Top 5 videos from HIMSS17
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Top 5 videos from HIMSS17

The time has come to stop ignoring the inability for doctors to know where a patient last received care.

The case for care continuity standards

By Chris Nerney
08:07 AM
Connected patients

Electronic health records and healthcare information exchanges typically include an incredible amount of detail regarding a patient’s condition, medical history and treatment.

But too often EHRs and communications fail to clearly identify health facilities where patients previously have been treated — and that’s causing problems for healthcare providers and medical researchers.

“We need to start working toward standardizing this information,” says Brian Dixon, a research scientist at Regenstrief Institute. “The electronic messages being exchanged between all the various systems we’ve implemented over the past decade don’t do a good job of identifying where that healthcare activity took place at a granular level.”

Knowing where a healthcare activity took place “is really important if you’re an accountable care organization trying to analyze a large data set in a data warehouse, or if you’re doing health information exchange in your community and want to look for patterns of care delivery, where people are getting their care and what kind of outcomes they’re getting in different places,” Dixon says.

Dixon is slated to present a one-hour education session at HIMSS15 titled “Identifying Health Facilities Outside Your Enterprise” that will cover the scope of the challenge facing health organizations that exchange data for care coordination, meaningful use and population research and analysis.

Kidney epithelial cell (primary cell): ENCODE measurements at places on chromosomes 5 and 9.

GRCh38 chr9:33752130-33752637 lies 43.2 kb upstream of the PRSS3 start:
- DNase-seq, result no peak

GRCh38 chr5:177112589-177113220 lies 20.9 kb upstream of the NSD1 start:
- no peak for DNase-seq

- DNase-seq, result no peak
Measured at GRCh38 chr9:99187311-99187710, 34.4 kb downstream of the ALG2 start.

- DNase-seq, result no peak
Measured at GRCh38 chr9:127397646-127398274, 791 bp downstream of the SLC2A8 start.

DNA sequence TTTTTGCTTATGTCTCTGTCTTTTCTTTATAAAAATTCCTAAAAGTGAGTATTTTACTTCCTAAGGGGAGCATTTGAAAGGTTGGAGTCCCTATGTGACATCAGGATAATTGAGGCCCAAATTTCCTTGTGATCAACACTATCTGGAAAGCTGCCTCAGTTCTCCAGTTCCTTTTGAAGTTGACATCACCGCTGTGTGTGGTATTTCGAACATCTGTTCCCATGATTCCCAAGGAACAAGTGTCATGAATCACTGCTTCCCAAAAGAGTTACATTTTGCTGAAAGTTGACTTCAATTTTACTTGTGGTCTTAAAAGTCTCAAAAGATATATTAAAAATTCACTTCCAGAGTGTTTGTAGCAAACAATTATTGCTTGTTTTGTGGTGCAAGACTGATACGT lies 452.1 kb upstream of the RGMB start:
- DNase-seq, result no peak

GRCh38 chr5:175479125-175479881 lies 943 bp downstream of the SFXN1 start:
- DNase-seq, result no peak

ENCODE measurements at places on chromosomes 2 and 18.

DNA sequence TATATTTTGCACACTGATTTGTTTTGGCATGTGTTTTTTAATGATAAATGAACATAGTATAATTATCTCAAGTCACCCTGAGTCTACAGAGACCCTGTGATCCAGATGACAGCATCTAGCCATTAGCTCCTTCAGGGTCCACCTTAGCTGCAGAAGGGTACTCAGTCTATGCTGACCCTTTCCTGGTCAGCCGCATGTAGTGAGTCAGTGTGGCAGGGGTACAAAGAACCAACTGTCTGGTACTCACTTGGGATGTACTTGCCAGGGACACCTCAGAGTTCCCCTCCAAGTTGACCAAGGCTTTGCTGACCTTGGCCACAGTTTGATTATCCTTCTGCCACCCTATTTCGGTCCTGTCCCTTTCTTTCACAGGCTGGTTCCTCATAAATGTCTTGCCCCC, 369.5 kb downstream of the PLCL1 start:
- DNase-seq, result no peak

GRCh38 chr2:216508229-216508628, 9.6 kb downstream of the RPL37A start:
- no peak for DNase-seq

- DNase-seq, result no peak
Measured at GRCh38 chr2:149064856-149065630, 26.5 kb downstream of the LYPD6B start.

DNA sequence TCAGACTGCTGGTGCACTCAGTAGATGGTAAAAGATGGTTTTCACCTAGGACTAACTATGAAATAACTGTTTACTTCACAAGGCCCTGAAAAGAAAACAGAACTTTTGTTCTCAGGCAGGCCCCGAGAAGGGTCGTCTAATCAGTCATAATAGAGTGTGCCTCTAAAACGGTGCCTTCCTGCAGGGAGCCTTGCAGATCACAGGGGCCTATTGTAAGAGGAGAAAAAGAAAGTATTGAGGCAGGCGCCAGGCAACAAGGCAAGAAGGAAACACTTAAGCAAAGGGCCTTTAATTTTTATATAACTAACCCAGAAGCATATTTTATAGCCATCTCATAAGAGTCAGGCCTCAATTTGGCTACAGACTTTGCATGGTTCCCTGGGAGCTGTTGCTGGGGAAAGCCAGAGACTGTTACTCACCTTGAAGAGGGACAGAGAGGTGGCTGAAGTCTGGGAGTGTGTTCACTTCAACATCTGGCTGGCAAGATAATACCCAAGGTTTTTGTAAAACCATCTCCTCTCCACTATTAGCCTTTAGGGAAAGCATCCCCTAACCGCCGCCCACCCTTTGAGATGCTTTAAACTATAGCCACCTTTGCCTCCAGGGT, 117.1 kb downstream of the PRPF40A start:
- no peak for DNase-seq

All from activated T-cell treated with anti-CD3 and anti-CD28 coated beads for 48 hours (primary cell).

Dixon intends to explore the results of a study in one health information exchange in which more than 6 million records were examined for facility identification.

Strategies for improving facility identification in electronic transactions also are on the session agenda, including the current state of standards.

“There are some available,” Dixon says, “but none of them are perfect for doing this, so we’ve got more work ahead of us.”

What’s more, creating a workable facility identification system and standards will require input from many stakeholders.

“Healthcare providers need to engage in this conversation, standards development organizations, entities like the Office of the National Coordinator,” Dixon explains, “they all need to work together to support this because we’ve largely ignored the problem.”

Dixon’s “Identifying Health Facilities Outside Your Enterprise” session is scheduled for April 13 at 11:30 a.m. in Room S100A during HIMSS15 in Chicago’s McCormick Place. 

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